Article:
For example, if you’re not getting enough iron in your diet, you may be at risk for developing iron-deficiency anemia, which can cause fatigue, weakness, and other health problems. If you’re not getting enough vitamin D, you may be at risk for developing bone disorders such as osteoporosis.
By reading the micronutrient information on a nutrition label, you can make more informed decisions about the foods and beverages you consume and ensure that you’re getting the nutrients you need to support your health and wellbeing.
If you find that you’re consistently not getting enough of a certain micronutrient in your diet, you may want to consider incorporating more foods that are rich in that nutrient or taking a supplement (with the advice of a healthcare professional).
It’s important to note that while micronutrients are important, it’s also important to focus on consuming a balanced diet that includes a variety of different foods, rather than solely relying on supplements or fortified foods to meet your nutritional needs.
How to Read Nutrition Labels: Serving Sizes
The serving size on a nutrition label is important for health because it helps you understand the amount of food or beverage product that you’re consuming and how many nutrients you’re getting from that amount.
For example, if the serving size for a bag of chips is 1 ounce (28 grams) and you eat the entire bag, but the nutrition label’s information is based on a 1-ounce serving, you need to multiply the nutrient values by the number of servings you actually ate. This means that if the bag contains 4 servings, you need to multiply the nutrient values by 4 to understand how many nutrients you actually consumed.
If you don’t pay attention to the serving size, you may end up consuming more calories, fat, sugar, or other nutrients than you intended. This can lead to overconsumption of calories and nutrients, which can contribute to weight gain and other health problems.
By paying attention to serving sizes, you can make more informed decisions about the foods and beverages you consume and ensure that you’re consuming the appropriate amounts of calories and nutrients to support your health and wellbeing. It’s also important to remember that the serving size listed on the nutrition label may not be the same as the portion size that you choose to consume, so it’s important to use measuring cups or a food scale to accurately measure your portions.
5 Quick Tips on How To Understand and Use the Nutrition Facts Label
- Whole food items or less ingredients – The best way to avoid this addictive routine is to focus on the nutrition label and including whole-food items or food items with 5 or less ingredients.
- Know your ingredients – the best label is no label i.e. fruits, veggies, lean meats, etc. But if you’re going to include some non-perishable food items, understand what you’re grabbing off the shelf by reading the food nutrition labels. Hint: If you can’t pronounce an ingredient on the nutrition label, put it back!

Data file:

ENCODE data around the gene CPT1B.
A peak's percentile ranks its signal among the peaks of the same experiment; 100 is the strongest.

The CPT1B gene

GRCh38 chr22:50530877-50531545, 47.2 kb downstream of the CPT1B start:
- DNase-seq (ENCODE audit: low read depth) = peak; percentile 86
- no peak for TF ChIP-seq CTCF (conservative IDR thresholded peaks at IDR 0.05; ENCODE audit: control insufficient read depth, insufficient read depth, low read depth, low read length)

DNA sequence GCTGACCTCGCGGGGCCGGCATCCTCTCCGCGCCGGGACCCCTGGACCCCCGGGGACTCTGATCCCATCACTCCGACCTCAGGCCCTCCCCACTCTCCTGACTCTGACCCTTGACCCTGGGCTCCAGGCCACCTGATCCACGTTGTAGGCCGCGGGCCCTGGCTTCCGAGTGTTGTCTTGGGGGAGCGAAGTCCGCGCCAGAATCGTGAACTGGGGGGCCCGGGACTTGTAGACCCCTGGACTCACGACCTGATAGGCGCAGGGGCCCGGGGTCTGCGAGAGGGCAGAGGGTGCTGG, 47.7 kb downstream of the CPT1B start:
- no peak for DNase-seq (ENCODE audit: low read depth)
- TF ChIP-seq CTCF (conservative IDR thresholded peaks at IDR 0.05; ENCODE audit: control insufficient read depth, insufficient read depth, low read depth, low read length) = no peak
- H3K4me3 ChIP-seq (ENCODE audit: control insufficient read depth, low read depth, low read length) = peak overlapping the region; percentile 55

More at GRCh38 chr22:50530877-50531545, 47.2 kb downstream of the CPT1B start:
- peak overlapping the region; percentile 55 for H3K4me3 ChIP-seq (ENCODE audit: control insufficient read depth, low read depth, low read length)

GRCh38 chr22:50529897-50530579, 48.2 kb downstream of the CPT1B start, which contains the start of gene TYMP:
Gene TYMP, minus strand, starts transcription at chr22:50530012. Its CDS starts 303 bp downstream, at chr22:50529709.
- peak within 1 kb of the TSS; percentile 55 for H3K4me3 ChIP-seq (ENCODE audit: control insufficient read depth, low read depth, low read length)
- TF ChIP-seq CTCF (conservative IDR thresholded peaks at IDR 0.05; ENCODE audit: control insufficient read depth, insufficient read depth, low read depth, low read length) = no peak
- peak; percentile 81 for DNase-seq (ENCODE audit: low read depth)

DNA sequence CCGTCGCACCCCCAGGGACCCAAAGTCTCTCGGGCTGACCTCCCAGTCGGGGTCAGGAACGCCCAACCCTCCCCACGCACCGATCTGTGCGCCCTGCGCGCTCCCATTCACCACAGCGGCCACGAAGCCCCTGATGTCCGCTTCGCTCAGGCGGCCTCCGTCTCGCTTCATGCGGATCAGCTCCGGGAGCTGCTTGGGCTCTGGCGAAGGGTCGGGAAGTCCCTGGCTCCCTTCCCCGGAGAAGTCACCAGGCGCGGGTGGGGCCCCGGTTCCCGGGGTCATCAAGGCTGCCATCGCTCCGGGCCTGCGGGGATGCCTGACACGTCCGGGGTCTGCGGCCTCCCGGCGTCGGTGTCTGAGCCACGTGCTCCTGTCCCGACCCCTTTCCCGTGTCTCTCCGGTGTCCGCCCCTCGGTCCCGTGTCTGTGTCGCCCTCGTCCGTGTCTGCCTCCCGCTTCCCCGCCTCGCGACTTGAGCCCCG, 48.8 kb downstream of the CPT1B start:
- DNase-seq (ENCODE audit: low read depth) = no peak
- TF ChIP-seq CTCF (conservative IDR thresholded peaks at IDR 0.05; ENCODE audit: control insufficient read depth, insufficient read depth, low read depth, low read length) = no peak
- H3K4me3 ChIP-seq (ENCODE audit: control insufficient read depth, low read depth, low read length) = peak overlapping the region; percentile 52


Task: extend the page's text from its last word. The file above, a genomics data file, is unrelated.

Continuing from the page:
- Watch out for terms like ‘low-fat’, ‘low-sugar’, etc – just because something says “low-fat,” “low-sugar,” “low-sodium,” or “healthy,” doesn’t necessarily mean it’s good for your body. Most of the time, these products are cutting back in one area, but compensating by adding something even more unhealthy to make up for flavor. For example, “sugar-free” might mean they’re adding artificial sweeteners like sucralose/Splenda or aspartame/Equal which fall on the artificial side of things in comparison to a sweetener life Stevia. However, food items with these natural sweetener swaps are typically OK for most.
- Choose food items based off your health goals – depending on if your goal is to lose weight, maintain weight, gain weight, build muscle, lose fat, etc. you will want to first assess the macronutrients on the nutrition label – protein, carbohydrates, and fats. Choose food items that provide the right macro ratios per your individual goals & health needs.
- Double check serving sizes – no matter which diet you’re on, eating calories in excess or over your Daily Caloric needs will cause fat storage in most cases. To avoid over-eating, its helpful to check nutrition labels for serving sizes. Choose food items with lower-calorie, larger serving size options. Being able to indulge in higher-volume, lower calorie foods will help to keep you fuller longer.
We are organic and natural beings and choosing a diet rich in organic, natural whole foods makes the most sense when it comes to optimally supporting our health.
By understanding the nutritional makeup of the foods you put into your body you can more easily reach health goals.
When choosing foods at the grocery store, its best to focus on simplicity when reading the nutrition labels – the fewer ingredients the better.
Need some help getting started? Our health coaches work with you to build out meal plans and grocery supplies based on YOUR body’s needs.